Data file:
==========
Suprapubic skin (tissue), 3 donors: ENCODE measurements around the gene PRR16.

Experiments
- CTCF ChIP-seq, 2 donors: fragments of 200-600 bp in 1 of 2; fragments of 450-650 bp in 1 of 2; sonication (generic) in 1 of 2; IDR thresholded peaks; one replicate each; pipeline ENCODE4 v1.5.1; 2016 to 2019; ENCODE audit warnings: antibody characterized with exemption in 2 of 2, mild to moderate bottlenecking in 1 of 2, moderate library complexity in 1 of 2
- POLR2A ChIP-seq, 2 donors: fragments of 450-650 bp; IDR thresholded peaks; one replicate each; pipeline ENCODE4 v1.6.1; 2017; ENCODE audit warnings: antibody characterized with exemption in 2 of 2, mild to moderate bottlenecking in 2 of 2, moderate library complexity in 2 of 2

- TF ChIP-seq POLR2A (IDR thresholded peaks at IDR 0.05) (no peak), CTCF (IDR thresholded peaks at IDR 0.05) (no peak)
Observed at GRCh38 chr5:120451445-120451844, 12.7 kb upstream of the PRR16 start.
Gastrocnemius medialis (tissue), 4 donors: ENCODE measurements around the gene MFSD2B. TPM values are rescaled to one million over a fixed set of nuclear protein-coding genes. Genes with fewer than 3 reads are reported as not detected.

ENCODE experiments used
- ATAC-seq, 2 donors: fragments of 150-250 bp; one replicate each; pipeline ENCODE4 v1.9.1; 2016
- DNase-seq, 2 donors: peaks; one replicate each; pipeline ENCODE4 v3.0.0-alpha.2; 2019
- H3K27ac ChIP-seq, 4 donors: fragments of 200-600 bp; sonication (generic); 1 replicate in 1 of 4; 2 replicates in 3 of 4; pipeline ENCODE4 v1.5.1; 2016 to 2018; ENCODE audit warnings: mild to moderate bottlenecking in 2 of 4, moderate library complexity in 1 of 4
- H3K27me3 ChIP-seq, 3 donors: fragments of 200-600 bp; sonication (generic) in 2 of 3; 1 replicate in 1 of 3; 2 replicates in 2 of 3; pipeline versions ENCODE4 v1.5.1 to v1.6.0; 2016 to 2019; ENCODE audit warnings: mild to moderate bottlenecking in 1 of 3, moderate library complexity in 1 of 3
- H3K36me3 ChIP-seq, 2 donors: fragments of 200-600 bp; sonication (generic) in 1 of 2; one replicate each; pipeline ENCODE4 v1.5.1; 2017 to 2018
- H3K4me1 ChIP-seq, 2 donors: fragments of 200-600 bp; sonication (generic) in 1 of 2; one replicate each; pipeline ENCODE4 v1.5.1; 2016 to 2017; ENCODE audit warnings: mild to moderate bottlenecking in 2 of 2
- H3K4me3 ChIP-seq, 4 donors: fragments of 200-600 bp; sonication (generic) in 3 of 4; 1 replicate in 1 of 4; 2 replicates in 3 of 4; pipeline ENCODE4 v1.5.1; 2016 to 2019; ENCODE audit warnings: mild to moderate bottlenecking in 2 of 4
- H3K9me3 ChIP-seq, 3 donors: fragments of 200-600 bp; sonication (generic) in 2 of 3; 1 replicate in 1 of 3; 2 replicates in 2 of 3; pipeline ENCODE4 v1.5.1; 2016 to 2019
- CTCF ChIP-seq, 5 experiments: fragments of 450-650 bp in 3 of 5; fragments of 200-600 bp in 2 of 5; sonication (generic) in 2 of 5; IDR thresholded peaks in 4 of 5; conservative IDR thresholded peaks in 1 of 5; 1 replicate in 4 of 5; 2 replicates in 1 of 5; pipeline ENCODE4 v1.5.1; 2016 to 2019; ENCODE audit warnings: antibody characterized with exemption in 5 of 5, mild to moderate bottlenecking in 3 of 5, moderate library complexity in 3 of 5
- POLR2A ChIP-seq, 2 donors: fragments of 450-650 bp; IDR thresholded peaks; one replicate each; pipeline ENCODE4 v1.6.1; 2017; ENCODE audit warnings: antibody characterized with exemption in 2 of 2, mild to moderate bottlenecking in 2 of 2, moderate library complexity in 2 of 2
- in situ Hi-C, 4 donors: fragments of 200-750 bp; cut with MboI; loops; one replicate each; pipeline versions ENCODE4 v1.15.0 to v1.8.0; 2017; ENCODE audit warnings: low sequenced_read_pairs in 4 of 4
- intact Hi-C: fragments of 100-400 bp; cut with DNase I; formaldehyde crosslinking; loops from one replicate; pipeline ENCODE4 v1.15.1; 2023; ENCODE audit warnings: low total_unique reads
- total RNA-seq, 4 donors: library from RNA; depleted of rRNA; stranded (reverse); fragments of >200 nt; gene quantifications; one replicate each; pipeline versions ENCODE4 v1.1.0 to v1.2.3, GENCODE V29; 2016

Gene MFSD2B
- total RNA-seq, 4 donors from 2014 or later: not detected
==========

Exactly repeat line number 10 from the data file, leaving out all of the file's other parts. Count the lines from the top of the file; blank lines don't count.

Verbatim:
- DNase-seq, 2 donors: peaks; one replicate each; pipeline ENCODE4 v3.0.0-alpha.2; 2019